Image default
Biomass Technology

BASF partner with New Energy for uptake of pyrolysis oil derived from waste tires.

BASF has signed an uptake supply agreement with the Hungary based New Energy, a technology company specialized in the pyrolysis of waste tires. According to the agreement, New Energy will supply BASF with up to 4,000 metric tons of pyrolysis oil per year derived from waste tires. In a pilot phase, first volumes of the pyrolysis oil have already been utilized successfully in BASF’s integrated chemical production site (Verbund) in Ludwigshafen, Germany.

The agreement is part of BASF’s ChemCycling project which was started in 2018 and focusses on chemically reprocessing post-consumer plastic waste on an industrial scale. Since 2020, first commercial products are in the market.

The focus of the project remains the use of mixed plastic waste, which would otherwise end up in landfill or incineration. In addition, BASF also sees an opportunity to increase recycling rates for end-of-life tires.

“So far, there was no technology that allowed the recycling of pyrolysis oil from tires into high value applications. By further broadening our raw material base to waste tires, we can create a new circular value stream. Moreover, we establish a second recycled feedstock in our ChemCycling project with which we can manufacture high-performance products for our customers’ demanding applications”, said Dr. Christian Lach, Project Leader ChemCycling at BASF.

Waste tires fall within the definition of post-consumer plastic waste according to DIN EN ISO 14021:2016-07.

BASF and New Energy are both committed to work on solutions for the global plastic waste problem. The two parties have therefore additionally signed an agreement for a feasibility study that targets the adaption of New Energy’s proprietary pyrolysis technology to the conversion of other plastic waste streams.

“The collaboration with New Energy underlines BASF’s ambition to use recycled raw materials in the chemical industry and lead the transition to a circular economy for plastics,” said Lach. “Partnerships with agile, innovative companies are key to achieving these ambitions. We are happy that we have found such a partner in New Energy, in addition to our partnership with Quantafuel that will soon supply us with pyrolysis oil derived from mixed plastic waste from their commercial scale plant in Skive, Denmark.”

Viktor Varadi, CEO of New Energy, added: “We are proud that our technology provides value to BASF, and through this collaboration to their customers. We spent almost a decade to develop and optimize our technology and are now successfully operating an industrial-scale plant which turns waste tires into secondary raw materials. This puts us at the forefront when it comes to establishing a circular economy for tires. Our objective is to achieve quantifiable environmental benefit. The reduced need for primary fossil resources clearly serves this objective as well as the reduced carbon footprint of the newly manufactured products.”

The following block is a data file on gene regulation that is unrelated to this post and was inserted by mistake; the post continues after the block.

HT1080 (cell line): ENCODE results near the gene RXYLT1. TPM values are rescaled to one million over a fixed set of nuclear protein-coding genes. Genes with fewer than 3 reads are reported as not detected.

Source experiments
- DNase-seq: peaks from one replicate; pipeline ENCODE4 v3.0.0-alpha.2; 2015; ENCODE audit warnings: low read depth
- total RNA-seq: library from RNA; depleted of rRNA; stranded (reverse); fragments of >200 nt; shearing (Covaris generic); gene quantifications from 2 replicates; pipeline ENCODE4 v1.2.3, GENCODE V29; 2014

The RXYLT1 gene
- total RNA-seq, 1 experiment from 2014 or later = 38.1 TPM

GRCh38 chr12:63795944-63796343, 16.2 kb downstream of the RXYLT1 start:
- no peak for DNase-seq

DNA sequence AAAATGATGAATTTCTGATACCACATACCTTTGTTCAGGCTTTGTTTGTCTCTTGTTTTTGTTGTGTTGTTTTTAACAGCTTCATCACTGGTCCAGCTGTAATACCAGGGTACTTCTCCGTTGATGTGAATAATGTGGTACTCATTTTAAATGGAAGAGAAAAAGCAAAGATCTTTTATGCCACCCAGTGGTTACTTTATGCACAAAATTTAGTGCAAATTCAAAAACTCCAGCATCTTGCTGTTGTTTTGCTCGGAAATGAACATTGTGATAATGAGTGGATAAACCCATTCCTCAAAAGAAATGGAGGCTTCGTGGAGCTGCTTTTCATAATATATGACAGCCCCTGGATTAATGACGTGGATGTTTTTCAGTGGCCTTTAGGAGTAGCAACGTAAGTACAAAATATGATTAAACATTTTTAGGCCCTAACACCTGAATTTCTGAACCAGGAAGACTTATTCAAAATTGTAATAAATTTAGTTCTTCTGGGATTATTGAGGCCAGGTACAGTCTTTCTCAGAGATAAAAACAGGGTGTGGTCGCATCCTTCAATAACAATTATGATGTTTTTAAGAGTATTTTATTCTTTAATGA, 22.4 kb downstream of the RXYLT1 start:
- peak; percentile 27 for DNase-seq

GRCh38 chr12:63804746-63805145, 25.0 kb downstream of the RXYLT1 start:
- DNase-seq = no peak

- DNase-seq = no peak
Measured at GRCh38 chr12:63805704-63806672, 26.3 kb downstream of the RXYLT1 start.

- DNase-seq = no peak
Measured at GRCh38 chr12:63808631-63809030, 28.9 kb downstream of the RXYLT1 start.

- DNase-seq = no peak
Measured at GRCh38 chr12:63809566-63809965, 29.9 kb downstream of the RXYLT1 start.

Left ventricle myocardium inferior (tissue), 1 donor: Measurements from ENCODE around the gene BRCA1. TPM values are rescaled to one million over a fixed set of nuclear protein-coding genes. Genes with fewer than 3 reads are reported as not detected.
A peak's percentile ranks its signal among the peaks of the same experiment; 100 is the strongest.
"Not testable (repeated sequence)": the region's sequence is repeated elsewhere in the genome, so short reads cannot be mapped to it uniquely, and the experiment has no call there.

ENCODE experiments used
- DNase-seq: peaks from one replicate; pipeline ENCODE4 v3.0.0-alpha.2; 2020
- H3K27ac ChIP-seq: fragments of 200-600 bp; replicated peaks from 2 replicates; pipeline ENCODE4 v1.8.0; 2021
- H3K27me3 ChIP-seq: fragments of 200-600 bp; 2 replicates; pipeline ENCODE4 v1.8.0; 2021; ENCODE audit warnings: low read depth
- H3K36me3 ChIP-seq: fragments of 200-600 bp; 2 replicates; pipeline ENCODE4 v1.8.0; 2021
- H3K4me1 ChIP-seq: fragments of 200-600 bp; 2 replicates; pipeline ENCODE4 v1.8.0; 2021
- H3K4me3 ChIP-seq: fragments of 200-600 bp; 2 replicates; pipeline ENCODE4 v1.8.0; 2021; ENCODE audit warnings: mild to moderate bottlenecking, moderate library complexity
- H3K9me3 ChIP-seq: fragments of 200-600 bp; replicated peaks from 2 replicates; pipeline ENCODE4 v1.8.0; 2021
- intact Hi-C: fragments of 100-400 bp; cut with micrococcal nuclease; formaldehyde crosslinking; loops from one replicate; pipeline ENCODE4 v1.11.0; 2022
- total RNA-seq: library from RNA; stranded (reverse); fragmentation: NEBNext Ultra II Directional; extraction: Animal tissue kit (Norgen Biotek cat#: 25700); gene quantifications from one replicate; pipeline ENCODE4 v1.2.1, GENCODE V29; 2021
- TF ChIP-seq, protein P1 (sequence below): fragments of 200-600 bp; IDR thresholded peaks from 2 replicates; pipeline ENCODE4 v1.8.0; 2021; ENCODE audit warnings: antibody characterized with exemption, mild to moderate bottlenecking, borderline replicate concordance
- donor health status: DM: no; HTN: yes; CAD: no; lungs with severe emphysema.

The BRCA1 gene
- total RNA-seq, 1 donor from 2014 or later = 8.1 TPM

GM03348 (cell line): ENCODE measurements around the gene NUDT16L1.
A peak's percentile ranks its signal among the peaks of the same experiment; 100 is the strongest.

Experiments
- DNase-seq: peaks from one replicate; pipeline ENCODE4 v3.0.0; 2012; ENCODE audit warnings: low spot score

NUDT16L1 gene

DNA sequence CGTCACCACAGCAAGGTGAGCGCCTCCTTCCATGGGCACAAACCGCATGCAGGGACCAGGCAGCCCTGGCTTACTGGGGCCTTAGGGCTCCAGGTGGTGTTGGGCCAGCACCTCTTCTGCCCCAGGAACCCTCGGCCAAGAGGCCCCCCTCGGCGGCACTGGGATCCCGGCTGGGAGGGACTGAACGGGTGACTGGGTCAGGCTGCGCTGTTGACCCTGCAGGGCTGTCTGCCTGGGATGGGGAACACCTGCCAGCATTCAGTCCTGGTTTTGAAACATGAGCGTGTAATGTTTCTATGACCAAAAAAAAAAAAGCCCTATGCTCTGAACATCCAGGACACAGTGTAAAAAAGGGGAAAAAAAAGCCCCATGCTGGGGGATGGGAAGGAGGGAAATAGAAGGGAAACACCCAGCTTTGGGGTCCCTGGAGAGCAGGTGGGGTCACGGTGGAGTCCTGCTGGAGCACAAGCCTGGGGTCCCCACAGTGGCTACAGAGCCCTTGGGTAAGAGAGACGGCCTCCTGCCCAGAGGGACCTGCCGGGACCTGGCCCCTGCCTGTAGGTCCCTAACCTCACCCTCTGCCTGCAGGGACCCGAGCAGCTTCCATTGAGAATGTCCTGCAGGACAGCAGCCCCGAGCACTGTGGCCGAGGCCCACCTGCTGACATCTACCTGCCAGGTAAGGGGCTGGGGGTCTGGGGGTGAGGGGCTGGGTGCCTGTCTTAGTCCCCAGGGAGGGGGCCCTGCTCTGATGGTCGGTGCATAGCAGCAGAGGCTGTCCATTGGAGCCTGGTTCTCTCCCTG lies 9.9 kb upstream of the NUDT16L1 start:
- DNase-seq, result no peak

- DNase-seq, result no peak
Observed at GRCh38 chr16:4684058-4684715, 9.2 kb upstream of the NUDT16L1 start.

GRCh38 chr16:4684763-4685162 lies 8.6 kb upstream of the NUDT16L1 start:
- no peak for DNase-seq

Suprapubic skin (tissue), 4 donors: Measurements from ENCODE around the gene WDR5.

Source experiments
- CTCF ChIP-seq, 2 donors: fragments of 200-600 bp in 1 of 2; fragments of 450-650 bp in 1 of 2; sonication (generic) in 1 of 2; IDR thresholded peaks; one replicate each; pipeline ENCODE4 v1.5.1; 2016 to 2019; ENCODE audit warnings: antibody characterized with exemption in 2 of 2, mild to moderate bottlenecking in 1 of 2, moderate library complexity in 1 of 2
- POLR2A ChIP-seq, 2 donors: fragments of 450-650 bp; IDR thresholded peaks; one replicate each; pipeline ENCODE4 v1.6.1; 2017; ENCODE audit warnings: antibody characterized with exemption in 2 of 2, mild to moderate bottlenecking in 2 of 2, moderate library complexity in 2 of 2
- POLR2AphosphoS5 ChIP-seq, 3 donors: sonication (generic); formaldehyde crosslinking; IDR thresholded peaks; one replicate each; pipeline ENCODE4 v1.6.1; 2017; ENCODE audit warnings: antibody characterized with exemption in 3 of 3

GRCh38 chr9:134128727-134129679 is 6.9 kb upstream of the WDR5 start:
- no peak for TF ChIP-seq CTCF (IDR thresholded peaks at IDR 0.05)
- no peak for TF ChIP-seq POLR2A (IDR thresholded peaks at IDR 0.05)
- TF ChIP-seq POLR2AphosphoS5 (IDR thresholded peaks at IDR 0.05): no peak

BASF feeds the pyrolysis oil supplied by New Energy into its integrated Verbund site in Ludwigshafen, thereby replacing fossil resources. The share of recycled raw material is allocated to certain products manufactured in the Verbund by using a third-party audited mass balance approach. The products which carry the name suffix “Ccycled” have the exact same properties as those manufactured from fossil feedstock. Customers can therefore further process them in the same way as conventionally manufactured products and use them in applications with high demands regarding quality and performance, such as automotive parts.


If you were interested in this bioeconomy story, you may also be interested in the stories below.

Read: BASF to reveal emissions data for its entire portfolio

Read: BASF launches biodegradable chelating agent based on renewable resources.

Read: 5 Minutes With… Christian Krueger from BASF.

Read: At the HELM of the bio-based chemical ship.

Read: Chinese chemical firm invests €5.5m in Danish biotech start-up to develop new biochemicals.

Read: Leaders interview: Frederik Feddes, Vice President, Biochemicals, Corbion.

Read: Could a PhD student have the breakthrough technology to reduce the price of biochemicals?

Related posts

5 minutes with… Anke Domaske, CEO and Founder of QMilch.

Emily Odowd

Students reveal the world’s first bio-based car made from flax.

Emily Odowd

UPM tests new feedstock solutions for low carbon biofuels.

Emily Odowd

Leave a Comment

This website uses cookies to improve your experience. We'll assume you're ok with this, but you can opt-out if you wish. Accept Read More